Founding schools

Jean-Baptiste de la Salle (1651-1719) is one of the most important figures in the history of education.

As the founder of the Institute for the Brothers of the Christian Schools – not to be confused with the Irish Christian Brothers – he showed a revolutionary fervour for the education of the poor. In teaching techniques, too, he was an innovator, developing the “simultaneous method”, under which pupils of equal ability are grouped together into classes.

Born into a well-off family in Reims, and brought up by a devout mother, Jean-Baptiste at first seemed destined for a conventionally successful career in the Church. When he was 16 a cousin resigned a lucrative canonry in his favour. Subsequently he pursued his studies at St Sulpice, in Paris, before being ordained in 1678. The next year, however, he met Adrien Nyel, who wanted to start a school for the poor in Reims.

Jean-Baptiste at first encouraged, then helped, and eventually found himself entirely devoted to the project. Determined that the work should grow from its own strength, rather than from his private income, he gave up his canonry.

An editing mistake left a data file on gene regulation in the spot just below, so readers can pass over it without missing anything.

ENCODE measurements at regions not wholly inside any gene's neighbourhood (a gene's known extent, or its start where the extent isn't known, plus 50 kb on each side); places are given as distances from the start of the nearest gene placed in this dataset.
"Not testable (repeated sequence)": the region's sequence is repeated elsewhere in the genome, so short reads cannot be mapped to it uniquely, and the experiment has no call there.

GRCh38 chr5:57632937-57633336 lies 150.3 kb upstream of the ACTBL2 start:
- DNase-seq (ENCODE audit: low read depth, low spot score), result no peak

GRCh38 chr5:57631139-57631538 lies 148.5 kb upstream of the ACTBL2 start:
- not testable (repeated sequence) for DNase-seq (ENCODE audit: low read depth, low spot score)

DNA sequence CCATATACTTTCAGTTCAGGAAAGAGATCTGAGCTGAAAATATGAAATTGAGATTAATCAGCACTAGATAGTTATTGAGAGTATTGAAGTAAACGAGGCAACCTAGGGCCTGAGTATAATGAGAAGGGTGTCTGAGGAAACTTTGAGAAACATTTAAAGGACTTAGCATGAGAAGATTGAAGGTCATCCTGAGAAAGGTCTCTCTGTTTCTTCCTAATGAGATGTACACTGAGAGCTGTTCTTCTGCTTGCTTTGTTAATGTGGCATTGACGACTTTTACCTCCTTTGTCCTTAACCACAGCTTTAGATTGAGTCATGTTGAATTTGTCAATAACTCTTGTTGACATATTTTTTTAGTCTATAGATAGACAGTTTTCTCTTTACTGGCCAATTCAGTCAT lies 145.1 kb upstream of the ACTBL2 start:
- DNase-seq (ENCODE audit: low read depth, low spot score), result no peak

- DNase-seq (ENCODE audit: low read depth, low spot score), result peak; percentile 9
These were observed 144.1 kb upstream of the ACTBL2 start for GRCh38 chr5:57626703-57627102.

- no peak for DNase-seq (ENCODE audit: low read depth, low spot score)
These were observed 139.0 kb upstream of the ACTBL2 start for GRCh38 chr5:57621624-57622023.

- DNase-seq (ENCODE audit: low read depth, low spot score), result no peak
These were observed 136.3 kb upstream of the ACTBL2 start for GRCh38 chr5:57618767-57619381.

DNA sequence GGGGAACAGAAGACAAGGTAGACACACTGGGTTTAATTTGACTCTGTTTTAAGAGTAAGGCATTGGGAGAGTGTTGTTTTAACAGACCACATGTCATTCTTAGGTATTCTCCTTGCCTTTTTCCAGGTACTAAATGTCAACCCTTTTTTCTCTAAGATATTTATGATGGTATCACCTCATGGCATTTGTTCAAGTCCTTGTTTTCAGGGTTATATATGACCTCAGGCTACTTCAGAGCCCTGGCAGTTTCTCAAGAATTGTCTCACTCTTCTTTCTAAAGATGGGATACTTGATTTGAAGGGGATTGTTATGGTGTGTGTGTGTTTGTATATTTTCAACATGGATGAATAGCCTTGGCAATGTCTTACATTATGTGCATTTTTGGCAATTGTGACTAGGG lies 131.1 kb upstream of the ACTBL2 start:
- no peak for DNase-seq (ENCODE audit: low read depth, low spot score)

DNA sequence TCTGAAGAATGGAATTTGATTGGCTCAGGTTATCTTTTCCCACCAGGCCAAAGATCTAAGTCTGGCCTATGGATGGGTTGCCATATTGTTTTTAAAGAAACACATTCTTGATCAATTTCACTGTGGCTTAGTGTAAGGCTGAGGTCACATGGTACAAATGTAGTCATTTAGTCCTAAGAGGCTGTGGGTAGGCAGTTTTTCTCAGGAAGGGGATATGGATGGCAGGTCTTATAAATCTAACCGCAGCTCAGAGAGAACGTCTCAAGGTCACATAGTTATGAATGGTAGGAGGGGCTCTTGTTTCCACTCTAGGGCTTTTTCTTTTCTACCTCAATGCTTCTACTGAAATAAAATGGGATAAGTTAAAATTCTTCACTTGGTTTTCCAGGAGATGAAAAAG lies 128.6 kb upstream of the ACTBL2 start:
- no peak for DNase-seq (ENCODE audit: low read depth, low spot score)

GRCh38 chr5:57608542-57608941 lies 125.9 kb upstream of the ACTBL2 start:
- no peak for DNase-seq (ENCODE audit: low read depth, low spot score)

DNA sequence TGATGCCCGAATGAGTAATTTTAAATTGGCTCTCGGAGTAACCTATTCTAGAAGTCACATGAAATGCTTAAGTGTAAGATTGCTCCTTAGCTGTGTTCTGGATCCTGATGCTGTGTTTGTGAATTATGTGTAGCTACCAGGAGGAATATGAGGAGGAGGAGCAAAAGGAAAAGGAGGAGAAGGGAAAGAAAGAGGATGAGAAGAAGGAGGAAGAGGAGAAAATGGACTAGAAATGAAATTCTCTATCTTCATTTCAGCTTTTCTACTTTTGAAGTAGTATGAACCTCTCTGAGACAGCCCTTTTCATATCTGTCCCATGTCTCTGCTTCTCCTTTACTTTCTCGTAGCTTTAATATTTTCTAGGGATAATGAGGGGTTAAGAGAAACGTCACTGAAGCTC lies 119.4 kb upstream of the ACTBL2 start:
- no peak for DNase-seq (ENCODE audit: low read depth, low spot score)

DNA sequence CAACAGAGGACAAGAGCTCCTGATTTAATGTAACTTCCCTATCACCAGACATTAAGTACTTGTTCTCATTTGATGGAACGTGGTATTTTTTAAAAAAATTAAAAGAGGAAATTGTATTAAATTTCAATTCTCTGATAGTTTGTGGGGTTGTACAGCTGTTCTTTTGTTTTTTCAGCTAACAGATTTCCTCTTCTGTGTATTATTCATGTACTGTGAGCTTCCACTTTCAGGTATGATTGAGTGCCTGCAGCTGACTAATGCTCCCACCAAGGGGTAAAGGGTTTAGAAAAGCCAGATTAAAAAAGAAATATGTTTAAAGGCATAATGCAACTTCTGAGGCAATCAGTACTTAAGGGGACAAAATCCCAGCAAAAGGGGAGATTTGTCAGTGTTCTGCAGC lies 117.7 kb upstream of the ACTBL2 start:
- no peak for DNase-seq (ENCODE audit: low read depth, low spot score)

Four schools were soon opened, and it was in order to staff them that de la Salle gradually built up the Institute for the Brothers of Christian Schools. Soon parish priests were sending young men from far beyond Reims to be trained as teachers. De la Salle founded colleges for them at Reims (1687), Paris (1699) and Saint-Denis (1709). In 1688 he took on a school at St Sulpice, and soon opened another in the same parish.

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